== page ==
Whilst in one of the gardens I was sitting by an ornamental pond watching the damselflies having fun (no I’m not a pervert) when I thought this water lily would make a nice shot.  Many of you have got the art of floral photography down to a tee so don’t snigger at my effort, please.

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Not quite a Monet

I have also been busy putting a new blog page together ‘British Butterflies’ if you would like to have a look here is a link.  https://blhphotoblog.wordpress.com/british-butterflies/

Have A good week.

Pole Dancers

On reflection I should possibly have chosen a better title for this post.  I can imagine all sorts of ‘interesting’ people being directed here by search engines!  Hey-ho let’s run with it anyway, might get some interested in nature.

I have managed to get out and do a bit of dragonfly watching this past week or so.  It was a slow start but is picking up nicely.  Mike over in the States ( https://michaelqpowell.com/?wref=bif ) has been posting images for some weeks now, so we are playing catch-up.  Started by checking out Hickling Broad and on Sunday we went to Upton Fen.  At Upton I had to use my zoom lens to get the images and was pleasantly surprised at the detail.  A great lens for drag racing but after a lot of pretty poor butterfly images I was reluctant to use it.  You can see the link in the images and the reason behind the dodgy heading.

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Hairy Dragonfly (Brachytron pratense) at Hickling. These are the smallest and earliest of the Hawkers to emerge and are forever on the move. If a bit of cloud covers the sun they will settle as happened here. The name ‘Hairy’ is because of the fine hairs on the thorax which you can see in this image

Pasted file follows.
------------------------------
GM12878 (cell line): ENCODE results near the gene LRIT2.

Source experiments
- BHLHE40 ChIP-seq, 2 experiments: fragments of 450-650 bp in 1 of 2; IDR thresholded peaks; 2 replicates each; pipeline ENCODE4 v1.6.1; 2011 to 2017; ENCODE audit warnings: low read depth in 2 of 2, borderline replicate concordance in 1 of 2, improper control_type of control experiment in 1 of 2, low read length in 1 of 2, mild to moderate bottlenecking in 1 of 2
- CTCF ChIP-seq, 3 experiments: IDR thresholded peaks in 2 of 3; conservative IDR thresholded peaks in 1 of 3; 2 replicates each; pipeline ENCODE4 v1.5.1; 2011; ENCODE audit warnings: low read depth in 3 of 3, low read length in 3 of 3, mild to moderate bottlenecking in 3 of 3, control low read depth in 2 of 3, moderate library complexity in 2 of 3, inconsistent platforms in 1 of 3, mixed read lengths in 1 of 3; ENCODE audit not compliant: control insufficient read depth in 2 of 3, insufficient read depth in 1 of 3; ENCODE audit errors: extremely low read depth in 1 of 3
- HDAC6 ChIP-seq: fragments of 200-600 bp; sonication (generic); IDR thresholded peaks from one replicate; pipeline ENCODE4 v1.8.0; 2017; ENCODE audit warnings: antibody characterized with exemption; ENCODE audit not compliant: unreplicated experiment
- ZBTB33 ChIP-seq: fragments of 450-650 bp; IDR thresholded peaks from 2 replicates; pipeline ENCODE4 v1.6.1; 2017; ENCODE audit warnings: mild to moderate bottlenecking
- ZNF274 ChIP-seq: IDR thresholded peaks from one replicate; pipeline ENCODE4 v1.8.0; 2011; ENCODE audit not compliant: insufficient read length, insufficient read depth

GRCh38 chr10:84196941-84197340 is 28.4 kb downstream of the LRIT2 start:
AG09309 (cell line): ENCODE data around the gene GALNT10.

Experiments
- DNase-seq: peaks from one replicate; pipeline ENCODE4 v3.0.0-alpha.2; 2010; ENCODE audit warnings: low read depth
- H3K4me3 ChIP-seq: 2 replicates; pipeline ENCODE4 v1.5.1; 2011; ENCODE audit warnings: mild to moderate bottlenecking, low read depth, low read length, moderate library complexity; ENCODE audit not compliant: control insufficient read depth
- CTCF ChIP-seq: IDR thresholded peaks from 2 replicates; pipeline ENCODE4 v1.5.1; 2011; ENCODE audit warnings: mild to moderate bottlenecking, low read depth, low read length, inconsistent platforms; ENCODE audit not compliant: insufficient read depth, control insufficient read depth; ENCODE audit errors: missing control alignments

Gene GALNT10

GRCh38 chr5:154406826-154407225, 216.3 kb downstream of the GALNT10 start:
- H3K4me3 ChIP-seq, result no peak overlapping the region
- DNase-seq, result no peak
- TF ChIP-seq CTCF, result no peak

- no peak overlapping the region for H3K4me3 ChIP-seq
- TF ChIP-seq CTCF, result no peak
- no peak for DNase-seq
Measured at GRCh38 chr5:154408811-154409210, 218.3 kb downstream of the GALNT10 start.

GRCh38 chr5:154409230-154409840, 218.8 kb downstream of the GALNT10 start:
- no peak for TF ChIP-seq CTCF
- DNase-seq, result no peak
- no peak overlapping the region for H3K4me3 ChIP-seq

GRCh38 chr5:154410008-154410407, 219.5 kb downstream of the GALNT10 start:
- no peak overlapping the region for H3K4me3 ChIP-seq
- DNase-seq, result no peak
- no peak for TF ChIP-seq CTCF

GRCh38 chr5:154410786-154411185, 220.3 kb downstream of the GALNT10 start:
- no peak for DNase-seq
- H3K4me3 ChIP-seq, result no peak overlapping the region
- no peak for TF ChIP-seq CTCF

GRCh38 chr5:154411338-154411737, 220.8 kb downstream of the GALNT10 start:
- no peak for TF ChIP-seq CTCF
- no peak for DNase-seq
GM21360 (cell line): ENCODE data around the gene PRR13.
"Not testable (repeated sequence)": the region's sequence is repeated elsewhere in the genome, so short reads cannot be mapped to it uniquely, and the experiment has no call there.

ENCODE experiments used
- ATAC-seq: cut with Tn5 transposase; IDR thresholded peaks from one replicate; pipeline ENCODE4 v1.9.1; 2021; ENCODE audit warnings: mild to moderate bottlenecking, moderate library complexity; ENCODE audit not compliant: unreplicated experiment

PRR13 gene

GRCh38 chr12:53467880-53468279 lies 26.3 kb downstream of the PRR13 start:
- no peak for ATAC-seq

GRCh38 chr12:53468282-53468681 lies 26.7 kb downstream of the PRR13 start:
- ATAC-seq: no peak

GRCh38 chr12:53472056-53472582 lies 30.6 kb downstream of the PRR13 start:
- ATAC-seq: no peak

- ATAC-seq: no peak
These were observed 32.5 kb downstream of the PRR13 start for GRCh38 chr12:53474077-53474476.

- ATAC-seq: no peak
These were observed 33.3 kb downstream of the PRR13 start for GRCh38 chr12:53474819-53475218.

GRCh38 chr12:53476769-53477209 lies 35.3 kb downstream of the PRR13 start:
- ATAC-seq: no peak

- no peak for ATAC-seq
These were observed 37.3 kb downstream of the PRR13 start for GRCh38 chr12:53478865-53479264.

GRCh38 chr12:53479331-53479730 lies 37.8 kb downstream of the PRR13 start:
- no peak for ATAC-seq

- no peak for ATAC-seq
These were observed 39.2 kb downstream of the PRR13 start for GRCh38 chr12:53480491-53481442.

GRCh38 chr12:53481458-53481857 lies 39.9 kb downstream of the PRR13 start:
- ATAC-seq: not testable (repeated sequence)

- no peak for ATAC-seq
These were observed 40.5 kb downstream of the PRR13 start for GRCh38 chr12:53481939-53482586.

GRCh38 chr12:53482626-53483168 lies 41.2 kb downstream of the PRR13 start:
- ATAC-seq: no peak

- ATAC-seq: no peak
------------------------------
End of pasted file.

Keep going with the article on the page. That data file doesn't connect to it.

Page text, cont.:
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Also at Hickling this male Variable Damselfly (Coenagrion pulchellum). It was bending it’s abdomen in almost a complete circle
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The Norfolk Hawker (Anaciaeschna isoceles). This is a scarce species in the UK and as the name suggests are mostly confined to my home County, though they are spreading their range. This one was at Upton and is another dragonfly that rarely settles
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Four-spotted Chaser (Libellula quadrimaculata) The most numerous of the early dragons at some sites they can form ‘swarms’. This backlit one at Upton is beautifully marked with the colour on the outer spots (pterostigma) ‘bleeding’ into the wing, this is form praenubila.

Emerald & Darter

A lovely sunny morning after a very cool night, the dew lays heavy on the grass. In the middle of a weeks holiday, time to get out and about.  Still armed with the old Nikon I headed over to Hickling Broad.  Where the sun was filtering through many Dragonflies were warming up.  Darters, Ruddy and Common, the bright red coloured males preferring to sit on the path whilst the grey looking females perched higher up.  Southern and Migrant Hawkers, much larger and more colourful, patrolled the trees never stopping.  And to my delight Willow Emerald Damselflies in range of the macro, not hanging from a leaf high in a tree!

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Willow Emerald posing beautifully
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Brunch time! A Willow Emerald snacking on a fly

The Willow Emerald (Chalcolestes viridis) is a very recent colonist of the UK from the Continent.  It is slowly spreading west.  They have an interesting way of breeding, the female will lay her eggs in the bark of willow or alder which overhangs water, when the eggs hatch the larvae drop into the water to then continue their growth.

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Common Darter in lofty position
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And lower down

Although the female Common Darter (Sympetrum striolatum) appear grey, seen up close they are very nicely marked.  They are also willing to pose for the camera unlike most of the large dragons.

Am away for a few days, will catch up with everyone next week.  Have a good weekend.